the Brokenoak Inn -- the oldest inn establishment in town, the Brokenoak is a long meadhall in imitation of the old Bronding halls, complete with an oak standing in the center as a support pillar for the center of the roof, and a dais with an honorseat (reserved for special occasions or special guests). The oak, as the name suggests, is broken--of old, a lightning bolt blasted off the top limbs, leaving a kind of pillar, around which the inn was subsequently built. Cheap fares net a guest a shut-bed in the hall; guests with more coin, however, can reserve a room in one of the outbuildings around the hall itself.

John's Place -- a simple watering hole for both locals and for the merchants and traders coming and going on the north-south trade road. There always seem to be men and women here looking for rough work, either mercenaries or laborers willing to port treasure out of a dungeon for a fee; also, the trade in war dogs along the north-south road is strangely constant, probably fed in part by Morholt's and other lords' obsession with hunting, so there are war dogs available for sale here weekly.

the Black Dragon's Meed -- (and note well the pun on "meed: reward/recompense"/"mead: alcohol from fermented honey"!) a new inn in town and a perfect place for adventurers to rent rooms and to carouse after their delves beneath the dungeon. The proprietors are Sten, a veteran halfling adventurer, and Henry, a magic-user of some repute. They may have information, advice, or perhaps even magic available for those with enough coin ...

the Shrine of Saint Ursula -- another new structure in town, built by the higher level cleric Lailith and dedicated to her Lawful Good cult of Saint Ursula, a kind of dual-deity by accident: because of the name and some of the imagery of the cult, the local people have taken Ursula to be a mother-bear goddess; which is not inappropriate, considering that the saint is one known for her especial protection of mothers and children. Lailith offers regular healing services to the local populace, and is also capable of raising dead characters back to life for the paltry sum of 300 gold (her fee as of this writing).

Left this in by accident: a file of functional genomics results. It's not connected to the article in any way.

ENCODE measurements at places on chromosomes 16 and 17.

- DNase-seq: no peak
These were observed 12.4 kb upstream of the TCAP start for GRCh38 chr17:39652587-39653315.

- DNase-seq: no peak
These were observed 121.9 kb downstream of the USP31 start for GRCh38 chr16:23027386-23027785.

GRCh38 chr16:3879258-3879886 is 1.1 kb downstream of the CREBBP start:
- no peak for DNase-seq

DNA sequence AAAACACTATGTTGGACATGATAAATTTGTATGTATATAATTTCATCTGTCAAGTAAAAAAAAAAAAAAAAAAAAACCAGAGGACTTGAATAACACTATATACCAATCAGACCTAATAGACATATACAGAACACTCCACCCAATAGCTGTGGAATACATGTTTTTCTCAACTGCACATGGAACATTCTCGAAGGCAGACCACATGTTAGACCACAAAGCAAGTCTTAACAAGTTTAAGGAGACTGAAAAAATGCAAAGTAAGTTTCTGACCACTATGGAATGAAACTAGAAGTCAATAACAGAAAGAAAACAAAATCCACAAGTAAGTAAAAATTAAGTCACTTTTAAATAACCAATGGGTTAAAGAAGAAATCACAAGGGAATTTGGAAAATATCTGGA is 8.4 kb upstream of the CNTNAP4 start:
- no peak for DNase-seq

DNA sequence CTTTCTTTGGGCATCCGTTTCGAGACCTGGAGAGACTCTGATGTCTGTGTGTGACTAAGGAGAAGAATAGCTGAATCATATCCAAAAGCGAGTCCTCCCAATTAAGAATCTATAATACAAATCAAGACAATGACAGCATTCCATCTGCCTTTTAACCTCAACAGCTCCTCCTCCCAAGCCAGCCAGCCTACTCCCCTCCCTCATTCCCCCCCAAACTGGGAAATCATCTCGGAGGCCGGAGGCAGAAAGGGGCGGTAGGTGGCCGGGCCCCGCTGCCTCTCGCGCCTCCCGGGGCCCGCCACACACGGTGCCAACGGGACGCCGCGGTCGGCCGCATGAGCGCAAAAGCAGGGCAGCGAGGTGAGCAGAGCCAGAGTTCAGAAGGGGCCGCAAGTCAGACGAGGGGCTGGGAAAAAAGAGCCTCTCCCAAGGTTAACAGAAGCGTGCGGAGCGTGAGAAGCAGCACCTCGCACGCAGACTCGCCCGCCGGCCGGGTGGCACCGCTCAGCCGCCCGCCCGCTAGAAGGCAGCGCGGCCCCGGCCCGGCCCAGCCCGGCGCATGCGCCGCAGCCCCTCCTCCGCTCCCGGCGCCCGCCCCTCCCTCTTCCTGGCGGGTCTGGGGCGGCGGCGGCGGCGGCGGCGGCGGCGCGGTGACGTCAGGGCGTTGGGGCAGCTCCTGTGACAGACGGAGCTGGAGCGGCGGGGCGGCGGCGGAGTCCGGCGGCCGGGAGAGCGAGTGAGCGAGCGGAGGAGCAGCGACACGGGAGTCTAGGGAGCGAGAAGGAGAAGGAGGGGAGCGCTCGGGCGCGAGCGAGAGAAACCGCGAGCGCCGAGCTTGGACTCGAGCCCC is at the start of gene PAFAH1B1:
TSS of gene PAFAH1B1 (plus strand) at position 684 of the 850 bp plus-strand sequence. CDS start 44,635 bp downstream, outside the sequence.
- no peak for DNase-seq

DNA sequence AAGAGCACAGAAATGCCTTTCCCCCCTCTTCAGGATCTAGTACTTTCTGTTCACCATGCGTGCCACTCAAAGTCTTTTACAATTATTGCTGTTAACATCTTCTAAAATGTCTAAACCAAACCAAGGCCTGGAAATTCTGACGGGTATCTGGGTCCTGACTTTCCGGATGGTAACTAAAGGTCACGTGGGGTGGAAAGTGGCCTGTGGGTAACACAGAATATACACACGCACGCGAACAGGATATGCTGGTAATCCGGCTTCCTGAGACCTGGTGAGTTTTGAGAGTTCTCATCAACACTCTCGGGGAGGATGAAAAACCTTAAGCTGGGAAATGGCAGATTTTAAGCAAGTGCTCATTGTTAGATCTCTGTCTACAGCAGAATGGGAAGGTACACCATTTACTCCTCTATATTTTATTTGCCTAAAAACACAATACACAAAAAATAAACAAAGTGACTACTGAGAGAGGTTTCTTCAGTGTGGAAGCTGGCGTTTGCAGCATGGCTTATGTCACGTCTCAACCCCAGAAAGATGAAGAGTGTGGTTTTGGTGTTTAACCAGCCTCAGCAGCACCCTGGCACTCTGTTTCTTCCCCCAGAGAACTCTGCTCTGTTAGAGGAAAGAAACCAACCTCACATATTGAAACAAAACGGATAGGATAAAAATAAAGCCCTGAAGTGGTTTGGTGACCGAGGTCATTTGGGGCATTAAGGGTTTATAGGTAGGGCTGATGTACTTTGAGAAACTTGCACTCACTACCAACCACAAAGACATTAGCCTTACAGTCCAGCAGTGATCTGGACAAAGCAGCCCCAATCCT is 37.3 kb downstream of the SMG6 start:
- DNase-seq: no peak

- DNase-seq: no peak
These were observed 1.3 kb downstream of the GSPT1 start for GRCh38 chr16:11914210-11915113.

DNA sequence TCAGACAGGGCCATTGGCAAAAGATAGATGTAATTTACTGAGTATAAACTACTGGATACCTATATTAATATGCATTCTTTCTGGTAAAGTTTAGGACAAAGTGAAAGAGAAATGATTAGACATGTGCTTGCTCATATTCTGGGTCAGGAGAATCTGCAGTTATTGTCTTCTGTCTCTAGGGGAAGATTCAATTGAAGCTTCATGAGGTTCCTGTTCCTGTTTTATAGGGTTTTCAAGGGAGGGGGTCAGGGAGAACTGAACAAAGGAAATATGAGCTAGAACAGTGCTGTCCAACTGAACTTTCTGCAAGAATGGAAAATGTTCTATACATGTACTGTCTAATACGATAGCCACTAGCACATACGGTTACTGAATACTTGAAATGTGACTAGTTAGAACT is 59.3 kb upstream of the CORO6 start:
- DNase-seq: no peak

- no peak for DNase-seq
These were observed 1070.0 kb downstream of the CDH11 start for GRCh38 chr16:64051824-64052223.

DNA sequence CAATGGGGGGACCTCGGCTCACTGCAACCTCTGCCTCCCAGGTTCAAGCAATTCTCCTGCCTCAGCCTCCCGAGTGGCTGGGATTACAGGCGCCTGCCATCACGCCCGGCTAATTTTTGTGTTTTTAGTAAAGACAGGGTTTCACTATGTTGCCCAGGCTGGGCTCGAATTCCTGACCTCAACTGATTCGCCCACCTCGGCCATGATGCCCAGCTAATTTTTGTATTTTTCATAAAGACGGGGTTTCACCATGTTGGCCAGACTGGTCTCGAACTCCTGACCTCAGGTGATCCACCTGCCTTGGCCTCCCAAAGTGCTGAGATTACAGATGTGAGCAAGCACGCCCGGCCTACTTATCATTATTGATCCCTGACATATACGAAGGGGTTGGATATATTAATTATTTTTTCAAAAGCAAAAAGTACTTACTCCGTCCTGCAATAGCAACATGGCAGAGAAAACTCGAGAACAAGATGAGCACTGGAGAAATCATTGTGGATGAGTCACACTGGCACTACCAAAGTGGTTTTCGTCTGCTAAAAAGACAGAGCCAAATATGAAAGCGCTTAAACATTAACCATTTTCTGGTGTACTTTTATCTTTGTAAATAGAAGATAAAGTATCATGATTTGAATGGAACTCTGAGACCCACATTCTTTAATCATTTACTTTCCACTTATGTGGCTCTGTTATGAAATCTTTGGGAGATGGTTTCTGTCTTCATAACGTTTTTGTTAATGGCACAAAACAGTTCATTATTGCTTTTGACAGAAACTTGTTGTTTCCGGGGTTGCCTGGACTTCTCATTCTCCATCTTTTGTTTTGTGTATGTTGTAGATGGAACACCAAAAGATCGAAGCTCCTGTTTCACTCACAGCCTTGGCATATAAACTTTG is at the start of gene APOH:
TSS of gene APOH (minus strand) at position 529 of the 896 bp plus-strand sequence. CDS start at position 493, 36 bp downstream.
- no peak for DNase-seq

the Shrine of Adonai -- the newest (as of this writing) structure in town, right now a humble wooden image off to the side of the village green. This Adonai is another Lawful Good god, a god of justice, carved as a kingly figure with a sword in his lap, pouring out drink from a horn with his right hand. The image was raised by Aetheulwulf, a newly minted paladin and a delver into the Greyhame Mountain Dungeon.

the Shrine of Peoni -- (yes, I stole this goddess from Harn) the shrine of the local farmers and townsfolk, dedicated to Peoni, a goddess of growth, fertility, healing, and the simple life. Alas, the priesthood here is not capable of any great healing, other than ministering to wounds with mundane poultices; there is probably little of direct interest for adventurers here, other than the fact that local dissidents occasionally use the shrine as a kind of sanctuary place to meet in secret and discuss their hatred of Morholt ...

Thorgir's Smithy -- the local smithy and sometimes armory for the old fyrd; Thorgir and his apprentices, Aldir, Tess, and Freygir, are capable of seeing to the community's need for such mundanities as horseshoes and barrel-hoops, but also of forging simple arms like spearheads, arrowheads, shield-bosses, helms, etc. They once supplied the Brakeridge fyrd/militia; now they supply adventurers; and though they cannot make better swords and armors, they do buy them from passing merchants and resell them at their shop, meaning that adventurers can purchase anything from the B/X equipment lists in town.